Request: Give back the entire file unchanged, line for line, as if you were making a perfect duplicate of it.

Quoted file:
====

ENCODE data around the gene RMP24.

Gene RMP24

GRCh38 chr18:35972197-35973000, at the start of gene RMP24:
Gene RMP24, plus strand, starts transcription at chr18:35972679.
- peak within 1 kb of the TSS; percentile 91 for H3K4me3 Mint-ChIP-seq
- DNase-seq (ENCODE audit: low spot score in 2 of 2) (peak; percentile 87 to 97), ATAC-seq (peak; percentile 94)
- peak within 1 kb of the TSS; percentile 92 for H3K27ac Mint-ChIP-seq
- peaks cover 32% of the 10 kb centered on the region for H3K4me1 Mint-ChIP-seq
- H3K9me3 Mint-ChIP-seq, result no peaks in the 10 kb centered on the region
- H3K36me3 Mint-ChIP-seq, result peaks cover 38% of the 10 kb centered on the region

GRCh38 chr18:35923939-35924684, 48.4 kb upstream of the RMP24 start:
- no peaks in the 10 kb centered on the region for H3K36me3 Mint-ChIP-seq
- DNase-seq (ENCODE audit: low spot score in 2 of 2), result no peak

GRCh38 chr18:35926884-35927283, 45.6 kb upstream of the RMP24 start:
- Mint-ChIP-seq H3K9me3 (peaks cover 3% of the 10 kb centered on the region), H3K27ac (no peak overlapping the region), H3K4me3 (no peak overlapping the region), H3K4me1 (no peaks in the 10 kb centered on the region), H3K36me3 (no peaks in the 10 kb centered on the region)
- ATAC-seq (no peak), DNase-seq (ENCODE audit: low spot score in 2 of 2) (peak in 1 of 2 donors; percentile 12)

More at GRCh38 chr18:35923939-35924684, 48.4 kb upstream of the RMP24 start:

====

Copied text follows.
ENCODE data around the gene RMP24.

Gene RMP24

GRCh38 chr18:35972197-35973000, at the start of gene RMP24:
Gene RMP24, plus strand, starts transcription at chr18:35972679.
- peak within 1 kb of the TSS; percentile 91 for H3K4me3 Mint-ChIP-seq
- DNase-seq (ENCODE audit: low spot score in 2 of 2) (peak; percentile 87 to 97), ATAC-seq (peak; percentile 94)
- peak within 1 kb of the TSS; percentile 92 for H3K27ac Mint-ChIP-seq
- peaks cover 32% of the 10 kb centered on the region for H3K4me1 Mint-ChIP-seq
- H3K9me3 Mint-ChIP-seq, result no peaks in the 10 kb centered on the region
- H3K36me3 Mint-ChIP-seq, result peaks cover 38% of the 10 kb centered on the region

GRCh38 chr18:35923939-35924684, 48.4 kb upstream of the RMP24 start:
- no peaks in the 10 kb centered on the region for H3K36me3 Mint-ChIP-seq
- DNase-seq (ENCODE audit: low spot score in 2 of 2), result no peak

GRCh38 chr18:35926884-35927283, 45.6 kb upstream of the RMP24 start:
- Mint-ChIP-seq H3K9me3 (peaks cover 3% of the 10 kb centered on the region), H3K27ac (no peak overlapping the region), H3K4me3 (no peak overlapping the region), H3K4me1 (no peaks in the 10 kb centered on the region), H3K36me3 (no peaks in the 10 kb centered on the region)
- ATAC-seq (no peak), DNase-seq (ENCODE audit: low spot score in 2 of 2) (peak in 1 of 2 donors; percentile 12)

More at GRCh38 chr18:35923939-35924684, 48.4 kb upstream of the RMP24 start: